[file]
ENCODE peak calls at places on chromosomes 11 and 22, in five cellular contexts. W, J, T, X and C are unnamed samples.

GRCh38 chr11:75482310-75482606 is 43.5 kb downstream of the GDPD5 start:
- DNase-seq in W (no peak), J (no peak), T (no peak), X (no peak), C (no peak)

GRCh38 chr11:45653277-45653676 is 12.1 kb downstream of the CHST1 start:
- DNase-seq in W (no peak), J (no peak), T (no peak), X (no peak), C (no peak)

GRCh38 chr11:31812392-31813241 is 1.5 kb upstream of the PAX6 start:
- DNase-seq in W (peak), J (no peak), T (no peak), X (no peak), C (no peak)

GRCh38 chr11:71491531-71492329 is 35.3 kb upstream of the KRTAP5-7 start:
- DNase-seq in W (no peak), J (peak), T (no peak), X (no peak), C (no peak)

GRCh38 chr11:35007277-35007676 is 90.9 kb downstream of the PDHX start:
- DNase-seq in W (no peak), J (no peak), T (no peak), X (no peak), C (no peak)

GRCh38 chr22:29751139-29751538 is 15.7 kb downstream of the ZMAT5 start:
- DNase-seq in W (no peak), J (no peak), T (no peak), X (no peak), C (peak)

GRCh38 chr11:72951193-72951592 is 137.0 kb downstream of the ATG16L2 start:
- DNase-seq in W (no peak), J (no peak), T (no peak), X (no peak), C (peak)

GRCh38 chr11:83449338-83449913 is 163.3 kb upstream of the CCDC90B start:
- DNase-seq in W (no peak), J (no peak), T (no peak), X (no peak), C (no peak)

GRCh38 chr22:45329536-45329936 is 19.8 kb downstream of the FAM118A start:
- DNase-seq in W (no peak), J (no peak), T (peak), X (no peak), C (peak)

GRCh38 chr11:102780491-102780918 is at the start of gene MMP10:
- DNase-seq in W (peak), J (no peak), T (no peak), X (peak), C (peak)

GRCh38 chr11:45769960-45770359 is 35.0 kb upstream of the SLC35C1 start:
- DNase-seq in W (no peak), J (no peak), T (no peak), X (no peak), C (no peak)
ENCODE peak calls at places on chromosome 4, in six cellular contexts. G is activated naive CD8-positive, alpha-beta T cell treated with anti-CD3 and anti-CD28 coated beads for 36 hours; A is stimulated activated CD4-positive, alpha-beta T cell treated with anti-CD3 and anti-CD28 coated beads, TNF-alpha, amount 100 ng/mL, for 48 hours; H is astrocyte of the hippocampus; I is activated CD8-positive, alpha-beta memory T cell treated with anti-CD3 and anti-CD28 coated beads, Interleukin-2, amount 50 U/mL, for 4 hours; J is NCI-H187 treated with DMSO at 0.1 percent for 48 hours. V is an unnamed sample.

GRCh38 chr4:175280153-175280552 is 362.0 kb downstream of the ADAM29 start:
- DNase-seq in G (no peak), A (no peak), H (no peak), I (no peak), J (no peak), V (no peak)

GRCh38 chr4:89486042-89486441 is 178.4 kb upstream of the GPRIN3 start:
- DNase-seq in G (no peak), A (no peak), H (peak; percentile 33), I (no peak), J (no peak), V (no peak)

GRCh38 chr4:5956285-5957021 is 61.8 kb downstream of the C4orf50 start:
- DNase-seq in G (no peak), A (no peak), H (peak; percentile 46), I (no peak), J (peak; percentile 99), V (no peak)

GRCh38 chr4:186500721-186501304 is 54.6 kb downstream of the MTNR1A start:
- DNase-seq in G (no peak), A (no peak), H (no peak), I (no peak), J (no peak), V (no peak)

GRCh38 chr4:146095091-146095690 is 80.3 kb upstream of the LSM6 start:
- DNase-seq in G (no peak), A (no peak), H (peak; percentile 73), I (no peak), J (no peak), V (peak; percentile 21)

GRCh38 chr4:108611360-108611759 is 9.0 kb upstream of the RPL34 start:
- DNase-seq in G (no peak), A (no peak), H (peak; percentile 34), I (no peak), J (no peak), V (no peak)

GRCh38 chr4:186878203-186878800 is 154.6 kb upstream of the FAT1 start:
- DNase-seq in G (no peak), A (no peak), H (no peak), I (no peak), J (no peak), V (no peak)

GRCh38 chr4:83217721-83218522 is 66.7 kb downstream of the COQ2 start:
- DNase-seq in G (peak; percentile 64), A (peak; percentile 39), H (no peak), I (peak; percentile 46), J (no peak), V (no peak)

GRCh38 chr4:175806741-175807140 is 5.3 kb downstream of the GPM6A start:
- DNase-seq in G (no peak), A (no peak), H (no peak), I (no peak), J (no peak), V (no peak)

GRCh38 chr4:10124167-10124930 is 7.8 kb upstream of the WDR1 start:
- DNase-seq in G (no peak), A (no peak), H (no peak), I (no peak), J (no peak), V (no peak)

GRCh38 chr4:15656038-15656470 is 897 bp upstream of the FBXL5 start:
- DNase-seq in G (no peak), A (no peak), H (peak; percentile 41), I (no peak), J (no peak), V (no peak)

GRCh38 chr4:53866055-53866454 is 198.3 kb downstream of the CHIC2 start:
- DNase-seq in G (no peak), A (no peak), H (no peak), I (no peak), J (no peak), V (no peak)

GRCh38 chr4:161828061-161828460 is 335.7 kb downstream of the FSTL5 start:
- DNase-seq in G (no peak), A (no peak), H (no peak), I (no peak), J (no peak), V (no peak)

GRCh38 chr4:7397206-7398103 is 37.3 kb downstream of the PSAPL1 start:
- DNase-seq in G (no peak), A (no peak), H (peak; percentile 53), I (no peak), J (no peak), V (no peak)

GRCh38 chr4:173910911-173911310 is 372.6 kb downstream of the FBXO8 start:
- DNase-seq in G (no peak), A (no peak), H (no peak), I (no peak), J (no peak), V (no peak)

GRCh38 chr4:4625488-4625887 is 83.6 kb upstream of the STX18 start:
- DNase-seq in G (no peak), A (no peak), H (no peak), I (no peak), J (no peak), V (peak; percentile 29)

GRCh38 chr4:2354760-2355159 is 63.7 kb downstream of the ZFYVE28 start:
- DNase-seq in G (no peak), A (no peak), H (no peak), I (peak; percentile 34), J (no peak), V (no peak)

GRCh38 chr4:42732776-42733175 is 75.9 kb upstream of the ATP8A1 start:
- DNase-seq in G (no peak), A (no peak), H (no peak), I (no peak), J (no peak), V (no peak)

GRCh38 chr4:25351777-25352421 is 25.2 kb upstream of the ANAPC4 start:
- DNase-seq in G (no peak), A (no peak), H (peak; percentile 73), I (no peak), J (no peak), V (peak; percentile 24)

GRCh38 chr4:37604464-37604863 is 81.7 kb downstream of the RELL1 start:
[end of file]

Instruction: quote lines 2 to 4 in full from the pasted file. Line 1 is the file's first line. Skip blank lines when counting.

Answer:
GRCh38 chr11:75482310-75482606 is 43.5 kb downstream of the GDPD5 start:
- DNase-seq in W (no peak), J (no peak), T (no peak), X (no peak), C (no peak)

GRCh38 chr11:45653277-45653676 is 12.1 kb downstream of the CHST1 start: